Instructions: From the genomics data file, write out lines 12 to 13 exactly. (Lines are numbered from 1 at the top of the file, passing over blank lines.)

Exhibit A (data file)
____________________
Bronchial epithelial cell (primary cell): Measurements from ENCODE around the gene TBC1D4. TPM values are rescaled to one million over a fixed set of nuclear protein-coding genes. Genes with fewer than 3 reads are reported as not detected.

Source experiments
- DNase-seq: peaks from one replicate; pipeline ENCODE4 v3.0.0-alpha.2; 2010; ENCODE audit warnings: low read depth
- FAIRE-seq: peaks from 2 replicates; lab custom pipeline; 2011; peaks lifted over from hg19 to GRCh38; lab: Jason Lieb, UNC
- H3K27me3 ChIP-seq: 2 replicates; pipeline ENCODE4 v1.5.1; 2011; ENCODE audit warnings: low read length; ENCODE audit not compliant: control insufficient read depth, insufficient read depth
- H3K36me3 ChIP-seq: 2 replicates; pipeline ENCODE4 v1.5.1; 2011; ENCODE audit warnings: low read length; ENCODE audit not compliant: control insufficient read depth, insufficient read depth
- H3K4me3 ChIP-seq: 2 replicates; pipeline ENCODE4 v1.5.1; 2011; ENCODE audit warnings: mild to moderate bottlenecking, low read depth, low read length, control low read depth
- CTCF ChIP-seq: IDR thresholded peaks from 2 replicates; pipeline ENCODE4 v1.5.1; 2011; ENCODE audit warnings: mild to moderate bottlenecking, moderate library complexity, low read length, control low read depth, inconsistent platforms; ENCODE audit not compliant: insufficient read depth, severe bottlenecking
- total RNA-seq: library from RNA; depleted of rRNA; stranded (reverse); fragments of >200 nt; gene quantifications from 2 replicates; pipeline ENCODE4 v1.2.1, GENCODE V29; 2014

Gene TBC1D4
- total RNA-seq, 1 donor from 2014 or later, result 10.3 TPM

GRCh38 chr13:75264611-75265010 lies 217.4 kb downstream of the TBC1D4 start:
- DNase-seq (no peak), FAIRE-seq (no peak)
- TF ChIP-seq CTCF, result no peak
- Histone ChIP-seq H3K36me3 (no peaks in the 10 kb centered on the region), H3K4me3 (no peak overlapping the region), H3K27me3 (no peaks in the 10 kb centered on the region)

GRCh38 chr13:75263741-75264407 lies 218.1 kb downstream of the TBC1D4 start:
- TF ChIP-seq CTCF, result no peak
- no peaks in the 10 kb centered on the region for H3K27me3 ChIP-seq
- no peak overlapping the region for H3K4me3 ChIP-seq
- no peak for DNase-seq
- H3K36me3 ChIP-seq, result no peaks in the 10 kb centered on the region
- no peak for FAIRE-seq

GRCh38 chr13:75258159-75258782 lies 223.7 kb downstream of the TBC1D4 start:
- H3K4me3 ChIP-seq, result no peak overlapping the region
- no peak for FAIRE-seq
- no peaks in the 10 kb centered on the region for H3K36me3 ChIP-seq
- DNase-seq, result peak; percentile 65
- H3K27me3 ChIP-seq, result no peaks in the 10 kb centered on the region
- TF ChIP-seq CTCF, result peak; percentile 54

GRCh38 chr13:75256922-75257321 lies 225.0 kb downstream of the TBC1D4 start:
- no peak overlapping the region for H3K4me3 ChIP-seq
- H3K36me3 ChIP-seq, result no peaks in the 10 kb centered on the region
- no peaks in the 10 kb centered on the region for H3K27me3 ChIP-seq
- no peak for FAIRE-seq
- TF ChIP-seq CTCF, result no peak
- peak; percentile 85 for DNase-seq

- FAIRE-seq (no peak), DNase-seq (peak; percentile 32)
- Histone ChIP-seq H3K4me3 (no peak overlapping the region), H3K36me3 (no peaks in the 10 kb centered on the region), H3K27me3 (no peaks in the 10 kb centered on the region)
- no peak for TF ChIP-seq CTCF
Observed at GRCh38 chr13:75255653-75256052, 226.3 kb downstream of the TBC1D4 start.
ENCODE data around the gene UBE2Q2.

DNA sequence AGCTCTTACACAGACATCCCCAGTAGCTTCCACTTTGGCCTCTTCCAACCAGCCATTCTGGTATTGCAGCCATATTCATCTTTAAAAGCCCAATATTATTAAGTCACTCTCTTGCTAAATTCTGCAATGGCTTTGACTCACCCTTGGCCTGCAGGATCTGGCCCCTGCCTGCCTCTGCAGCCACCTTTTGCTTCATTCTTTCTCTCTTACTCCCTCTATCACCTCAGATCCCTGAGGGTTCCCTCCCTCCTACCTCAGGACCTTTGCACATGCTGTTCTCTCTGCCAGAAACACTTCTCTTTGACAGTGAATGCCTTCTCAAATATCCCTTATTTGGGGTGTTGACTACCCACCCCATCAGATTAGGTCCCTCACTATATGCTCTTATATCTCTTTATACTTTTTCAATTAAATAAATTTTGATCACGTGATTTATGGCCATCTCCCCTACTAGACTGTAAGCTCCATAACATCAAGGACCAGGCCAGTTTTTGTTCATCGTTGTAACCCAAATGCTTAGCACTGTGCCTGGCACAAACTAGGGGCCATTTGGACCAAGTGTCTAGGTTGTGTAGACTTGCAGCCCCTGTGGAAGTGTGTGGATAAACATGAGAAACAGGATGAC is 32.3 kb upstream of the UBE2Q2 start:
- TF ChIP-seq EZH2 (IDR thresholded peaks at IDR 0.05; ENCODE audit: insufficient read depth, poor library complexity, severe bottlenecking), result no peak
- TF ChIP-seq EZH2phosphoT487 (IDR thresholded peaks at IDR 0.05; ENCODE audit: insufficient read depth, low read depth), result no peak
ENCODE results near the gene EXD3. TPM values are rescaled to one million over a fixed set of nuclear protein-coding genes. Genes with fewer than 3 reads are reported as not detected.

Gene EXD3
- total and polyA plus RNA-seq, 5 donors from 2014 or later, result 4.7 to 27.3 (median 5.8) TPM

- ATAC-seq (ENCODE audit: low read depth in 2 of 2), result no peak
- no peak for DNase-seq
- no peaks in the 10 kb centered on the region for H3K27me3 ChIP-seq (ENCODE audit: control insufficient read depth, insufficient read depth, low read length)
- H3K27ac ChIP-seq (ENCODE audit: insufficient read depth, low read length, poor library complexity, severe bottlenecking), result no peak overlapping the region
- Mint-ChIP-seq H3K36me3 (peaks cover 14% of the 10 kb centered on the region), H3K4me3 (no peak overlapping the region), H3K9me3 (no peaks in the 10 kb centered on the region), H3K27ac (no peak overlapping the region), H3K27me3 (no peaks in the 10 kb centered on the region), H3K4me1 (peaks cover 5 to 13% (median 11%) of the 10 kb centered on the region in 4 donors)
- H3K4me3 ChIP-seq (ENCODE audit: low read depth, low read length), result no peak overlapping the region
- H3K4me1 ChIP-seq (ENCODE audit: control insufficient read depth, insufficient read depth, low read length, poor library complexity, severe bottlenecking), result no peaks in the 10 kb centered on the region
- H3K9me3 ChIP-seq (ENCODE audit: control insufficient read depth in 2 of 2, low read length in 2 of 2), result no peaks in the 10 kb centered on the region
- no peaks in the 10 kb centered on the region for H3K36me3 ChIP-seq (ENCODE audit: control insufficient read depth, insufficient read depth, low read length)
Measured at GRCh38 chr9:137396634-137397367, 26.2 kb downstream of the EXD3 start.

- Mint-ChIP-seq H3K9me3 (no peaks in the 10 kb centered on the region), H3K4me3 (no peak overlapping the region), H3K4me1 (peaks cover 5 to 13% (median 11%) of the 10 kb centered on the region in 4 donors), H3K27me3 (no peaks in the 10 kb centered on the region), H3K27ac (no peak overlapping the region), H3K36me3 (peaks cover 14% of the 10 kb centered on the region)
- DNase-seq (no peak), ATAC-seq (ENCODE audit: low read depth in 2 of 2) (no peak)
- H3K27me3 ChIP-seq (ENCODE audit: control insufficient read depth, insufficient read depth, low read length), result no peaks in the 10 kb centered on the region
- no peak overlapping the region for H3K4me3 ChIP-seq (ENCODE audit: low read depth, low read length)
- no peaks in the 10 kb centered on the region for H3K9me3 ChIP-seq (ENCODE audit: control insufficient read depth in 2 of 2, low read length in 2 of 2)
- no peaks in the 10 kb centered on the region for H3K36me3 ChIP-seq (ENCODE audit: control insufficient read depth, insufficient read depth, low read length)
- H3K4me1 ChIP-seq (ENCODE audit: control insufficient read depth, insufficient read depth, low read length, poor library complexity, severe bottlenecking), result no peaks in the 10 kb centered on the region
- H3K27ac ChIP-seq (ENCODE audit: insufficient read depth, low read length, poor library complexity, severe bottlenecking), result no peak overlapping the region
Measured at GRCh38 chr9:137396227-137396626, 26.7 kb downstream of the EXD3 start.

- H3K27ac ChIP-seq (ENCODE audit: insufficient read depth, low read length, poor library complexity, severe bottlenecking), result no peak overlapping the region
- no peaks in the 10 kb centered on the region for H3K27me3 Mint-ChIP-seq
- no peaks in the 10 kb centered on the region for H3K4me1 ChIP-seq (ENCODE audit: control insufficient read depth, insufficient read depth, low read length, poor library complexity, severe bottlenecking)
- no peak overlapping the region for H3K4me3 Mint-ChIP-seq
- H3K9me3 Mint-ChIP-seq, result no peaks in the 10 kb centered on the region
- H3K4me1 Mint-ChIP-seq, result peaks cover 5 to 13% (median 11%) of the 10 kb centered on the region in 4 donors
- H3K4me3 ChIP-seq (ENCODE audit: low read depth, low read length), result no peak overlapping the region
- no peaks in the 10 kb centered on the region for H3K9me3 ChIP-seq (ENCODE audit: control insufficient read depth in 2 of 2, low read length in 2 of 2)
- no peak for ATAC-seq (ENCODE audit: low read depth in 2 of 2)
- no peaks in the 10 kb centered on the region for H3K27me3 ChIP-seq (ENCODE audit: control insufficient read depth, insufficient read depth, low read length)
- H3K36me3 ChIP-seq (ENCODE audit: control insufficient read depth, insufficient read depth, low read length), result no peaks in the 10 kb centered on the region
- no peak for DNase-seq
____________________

GRCh38 chr13:75264611-75265010 lies 217.4 kb downstream of the TBC1D4 start:
- DNase-seq (no peak), FAIRE-seq (no peak)